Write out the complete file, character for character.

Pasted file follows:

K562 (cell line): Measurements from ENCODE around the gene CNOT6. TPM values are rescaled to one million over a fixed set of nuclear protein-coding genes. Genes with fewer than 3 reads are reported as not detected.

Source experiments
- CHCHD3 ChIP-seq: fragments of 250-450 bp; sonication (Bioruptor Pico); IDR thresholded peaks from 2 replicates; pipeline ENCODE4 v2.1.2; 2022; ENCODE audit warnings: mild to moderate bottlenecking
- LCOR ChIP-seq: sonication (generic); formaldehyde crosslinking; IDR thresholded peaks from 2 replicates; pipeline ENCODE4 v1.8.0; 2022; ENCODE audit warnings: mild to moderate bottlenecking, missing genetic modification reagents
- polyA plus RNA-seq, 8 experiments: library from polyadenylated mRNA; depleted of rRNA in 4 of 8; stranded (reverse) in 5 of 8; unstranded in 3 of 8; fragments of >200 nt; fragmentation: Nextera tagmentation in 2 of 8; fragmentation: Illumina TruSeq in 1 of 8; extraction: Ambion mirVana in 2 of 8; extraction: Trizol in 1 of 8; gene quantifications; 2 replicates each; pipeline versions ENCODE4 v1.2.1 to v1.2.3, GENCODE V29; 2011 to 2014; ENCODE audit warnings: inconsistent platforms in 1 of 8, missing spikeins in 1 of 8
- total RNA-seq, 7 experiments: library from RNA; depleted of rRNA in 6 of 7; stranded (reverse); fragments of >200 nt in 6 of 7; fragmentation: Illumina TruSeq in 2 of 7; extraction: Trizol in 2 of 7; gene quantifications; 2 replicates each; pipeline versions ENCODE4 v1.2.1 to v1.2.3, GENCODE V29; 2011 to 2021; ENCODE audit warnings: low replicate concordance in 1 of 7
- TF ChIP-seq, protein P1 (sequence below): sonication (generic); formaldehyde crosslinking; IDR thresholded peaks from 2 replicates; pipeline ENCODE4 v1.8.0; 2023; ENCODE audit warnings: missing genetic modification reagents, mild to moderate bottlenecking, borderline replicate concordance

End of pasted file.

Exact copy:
K562 (cell line): Measurements from ENCODE around the gene CNOT6. TPM values are rescaled to one million over a fixed set of nuclear protein-coding genes. Genes with fewer than 3 reads are reported as not detected.

Source experiments
- CHCHD3 ChIP-seq: fragments of 250-450 bp; sonication (Bioruptor Pico); IDR thresholded peaks from 2 replicates; pipeline ENCODE4 v2.1.2; 2022; ENCODE audit warnings: mild to moderate bottlenecking
- LCOR ChIP-seq: sonication (generic); formaldehyde crosslinking; IDR thresholded peaks from 2 replicates; pipeline ENCODE4 v1.8.0; 2022; ENCODE audit warnings: mild to moderate bottlenecking, missing genetic modification reagents
- polyA plus RNA-seq, 8 experiments: library from polyadenylated mRNA; depleted of rRNA in 4 of 8; stranded (reverse) in 5 of 8; unstranded in 3 of 8; fragments of >200 nt; fragmentation: Nextera tagmentation in 2 of 8; fragmentation: Illumina TruSeq in 1 of 8; extraction: Ambion mirVana in 2 of 8; extraction: Trizol in 1 of 8; gene quantifications; 2 replicates each; pipeline versions ENCODE4 v1.2.1 to v1.2.3, GENCODE V29; 2011 to 2014; ENCODE audit warnings: inconsistent platforms in 1 of 8, missing spikeins in 1 of 8
- total RNA-seq, 7 experiments: library from RNA; depleted of rRNA in 6 of 7; stranded (reverse); fragments of >200 nt in 6 of 7; fragmentation: Illumina TruSeq in 2 of 7; extraction: Trizol in 2 of 7; gene quantifications; 2 replicates each; pipeline versions ENCODE4 v1.2.1 to v1.2.3, GENCODE V29; 2011 to 2021; ENCODE audit warnings: low replicate concordance in 1 of 7
- TF ChIP-seq, protein P1 (sequence below): sonication (generic); formaldehyde crosslinking; IDR thresholded peaks from 2 replicates; pipeline ENCODE4 v1.8.0; 2023; ENCODE audit warnings: missing genetic modification reagents, mild to moderate bottlenecking, borderline replicate concordance